and use the trig_mode checked state to control the suitable setting of help messages and angle/arc length inputs, e.g.:

`function sine(mode, obj) {`

var trig_mode, alert_message, aa, a;

trig_mode = document.mainform.trig_mode[0].checked ? 1 : 0; // DEG if true, RAD if false

if (trig_mode) alert_message = "In DEG mode, this function gets the sine of an angle in degrees.";

else alert_message = "In RAD mode, this function gets the sine of an angle/arc length in radians.";

if (mode) window.alert(alert_message);

if (obj.value != "" && obj.value != "0") {

aa = window.prompt("Do you want to find the sine of the number in the total text box?", "y or n");

if (aa == "y") {

a = trig_mode ? obj.value * Math.PI / 180 : obj.value;

doit(Math.sin(a), obj); }

else {

a = window.prompt("Enter a number to find the sine of:", "");

if (trig_mode) a *= Math.PI / 180;

more("(" + Math.sin(a) + ")", obj); } }

else {

a = window.prompt("Enter a number to find the sine of:", "");

if (trig_mode) a *= Math.PI / 180;

doit(Math.sin(a), obj); } }

• Recall that an arc length of

`Math.PI`

radians spans an angle of `180`

degrees.• Note that DEG-RAD bifurcation is needed for each a input point (you can't just bifurcate once at the beginning of the function).

• The *= multiplication assignment operator is detailed here.

Not addressed previously:

Do the

`if (obj.value != "" && obj.value != "0")`

gate and its accompanying `else`

clause serve a purpose here? Getting the sine, cosine, or tangent of 0 degrees or radians is a perfectly legitimate thing to do (unlike getting the of 0, which is not such a perfectly legitimate thing to do); moreover, `Math.sin("")`

, `Math.cos("")`

, and `Math.tan("")`

map the empty string input to 0. You can go ahead and throw out the gate and clause - or not, per your preference.Expressional note:

The

`Math.sin( )`

, `Math.cos( )`

, and `Math.tan( )`

methods balk at (return NaN for) inputs that contain nonnumeric characters, so if you want to get the cosine of (3.141592653589793) radians or the tangent of (3.141592653589793)/4 radians, then you'll have to first get rid of the ( and the ) plus the / by `eval( )`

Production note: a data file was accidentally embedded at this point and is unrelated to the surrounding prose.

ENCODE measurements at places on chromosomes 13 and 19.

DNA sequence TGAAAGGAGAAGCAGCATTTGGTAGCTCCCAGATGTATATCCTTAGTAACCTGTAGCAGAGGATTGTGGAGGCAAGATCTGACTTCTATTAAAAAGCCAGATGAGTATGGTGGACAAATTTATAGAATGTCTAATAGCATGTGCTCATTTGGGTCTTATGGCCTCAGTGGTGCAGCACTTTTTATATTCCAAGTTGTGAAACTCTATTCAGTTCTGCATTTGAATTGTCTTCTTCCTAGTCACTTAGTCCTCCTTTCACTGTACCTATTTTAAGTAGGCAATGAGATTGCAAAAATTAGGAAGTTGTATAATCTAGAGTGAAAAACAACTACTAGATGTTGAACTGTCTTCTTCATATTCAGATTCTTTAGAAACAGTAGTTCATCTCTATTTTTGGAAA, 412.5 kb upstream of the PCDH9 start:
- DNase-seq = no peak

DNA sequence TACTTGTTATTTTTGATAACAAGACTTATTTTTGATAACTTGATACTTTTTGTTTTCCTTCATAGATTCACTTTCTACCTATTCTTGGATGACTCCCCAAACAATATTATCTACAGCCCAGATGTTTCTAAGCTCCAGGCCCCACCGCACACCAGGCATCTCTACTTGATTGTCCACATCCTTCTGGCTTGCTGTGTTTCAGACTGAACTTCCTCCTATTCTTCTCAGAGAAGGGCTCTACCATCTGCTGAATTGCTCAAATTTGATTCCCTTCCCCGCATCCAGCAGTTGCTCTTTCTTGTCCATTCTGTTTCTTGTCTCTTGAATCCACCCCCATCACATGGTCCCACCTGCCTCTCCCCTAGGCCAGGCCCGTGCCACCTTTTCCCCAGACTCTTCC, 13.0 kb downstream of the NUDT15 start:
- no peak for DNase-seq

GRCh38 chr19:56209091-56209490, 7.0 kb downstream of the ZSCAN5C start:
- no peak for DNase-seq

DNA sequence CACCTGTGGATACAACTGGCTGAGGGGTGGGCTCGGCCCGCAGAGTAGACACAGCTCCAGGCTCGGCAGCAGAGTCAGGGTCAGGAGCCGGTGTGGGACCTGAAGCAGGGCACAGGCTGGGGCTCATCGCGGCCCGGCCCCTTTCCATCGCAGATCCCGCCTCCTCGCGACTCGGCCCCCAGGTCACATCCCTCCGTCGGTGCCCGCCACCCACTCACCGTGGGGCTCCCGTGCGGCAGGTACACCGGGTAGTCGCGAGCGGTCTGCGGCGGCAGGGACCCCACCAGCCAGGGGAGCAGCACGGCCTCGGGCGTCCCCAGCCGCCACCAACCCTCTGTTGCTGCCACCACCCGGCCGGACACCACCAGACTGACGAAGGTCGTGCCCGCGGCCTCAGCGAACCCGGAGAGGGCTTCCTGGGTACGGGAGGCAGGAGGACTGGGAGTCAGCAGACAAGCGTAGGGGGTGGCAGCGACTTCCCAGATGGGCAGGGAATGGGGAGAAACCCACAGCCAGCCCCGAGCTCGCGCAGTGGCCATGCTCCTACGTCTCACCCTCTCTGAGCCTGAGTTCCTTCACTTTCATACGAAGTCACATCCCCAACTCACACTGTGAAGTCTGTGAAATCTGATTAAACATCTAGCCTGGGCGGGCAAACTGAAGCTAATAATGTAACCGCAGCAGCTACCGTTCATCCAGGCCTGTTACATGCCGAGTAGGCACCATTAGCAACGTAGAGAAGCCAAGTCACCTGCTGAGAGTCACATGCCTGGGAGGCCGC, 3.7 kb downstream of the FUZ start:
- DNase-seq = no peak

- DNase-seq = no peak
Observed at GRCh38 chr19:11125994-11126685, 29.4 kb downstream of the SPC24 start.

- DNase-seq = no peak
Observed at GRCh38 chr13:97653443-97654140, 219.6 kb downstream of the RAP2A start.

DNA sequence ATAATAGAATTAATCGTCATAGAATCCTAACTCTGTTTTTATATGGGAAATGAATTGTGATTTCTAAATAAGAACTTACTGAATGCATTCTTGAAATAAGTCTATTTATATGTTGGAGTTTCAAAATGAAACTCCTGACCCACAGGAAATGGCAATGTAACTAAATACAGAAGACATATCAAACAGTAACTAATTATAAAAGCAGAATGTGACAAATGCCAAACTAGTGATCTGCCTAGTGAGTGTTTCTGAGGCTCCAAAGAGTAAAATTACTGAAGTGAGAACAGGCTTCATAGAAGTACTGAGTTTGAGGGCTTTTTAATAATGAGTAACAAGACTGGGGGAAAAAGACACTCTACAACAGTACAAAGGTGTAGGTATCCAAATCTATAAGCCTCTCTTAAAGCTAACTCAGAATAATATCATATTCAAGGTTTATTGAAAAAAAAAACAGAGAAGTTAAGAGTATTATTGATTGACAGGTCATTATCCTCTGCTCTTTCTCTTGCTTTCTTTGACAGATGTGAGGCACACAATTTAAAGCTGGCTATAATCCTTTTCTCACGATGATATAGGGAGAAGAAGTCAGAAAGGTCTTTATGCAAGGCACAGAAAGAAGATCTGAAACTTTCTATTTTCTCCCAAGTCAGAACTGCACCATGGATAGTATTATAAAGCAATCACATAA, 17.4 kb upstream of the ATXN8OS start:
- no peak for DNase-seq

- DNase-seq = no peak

-uating those inputs via the key and its underlying `calc( )`

function.**Arcsine, arccosine, arctangent**

Now, what if we wanted to go the other way - what if we wanted to map a sine or cosine or tangent to the corresponding angle or arc length - how would we do that?

Neither the SC, Jamie Beyore's calculator, nor Saries's calculator has , , and keys. We noted in the

**Trigonometry**section of Blog Entry #371 that we can get the arcsine, arccosine, or arctangent of a number by typing a relevant JavaScript expression - e.g.,

`Math.acos(-1)`

- into the user input field of Jamie's calculator and then -ing that expression, and we can do the same with the SC and Saries's calculator. However, this is not exactly helpful to users who don't know JavaScript, is it?The , , and keys of my Casio fx-85v calculator have sin

^{-1}, cos

^{-1}, and tan

^{-1}second functions that are accessed via a SHIFT key. Somewhat similarly, the Google calculator widget (this link may or may not take you to the widget, depending on what browser you are using) has an key that toggles the widget's trig keys between // and //.

Of course, we could just add , , and keys to the SC - check out the calculator at Calculator.net - but I like the Google approach better and we'll have a go at applying it to the SC in the following entry.

Actually, reptile7's JavaScript blog is powered by Café La Llave. ;-)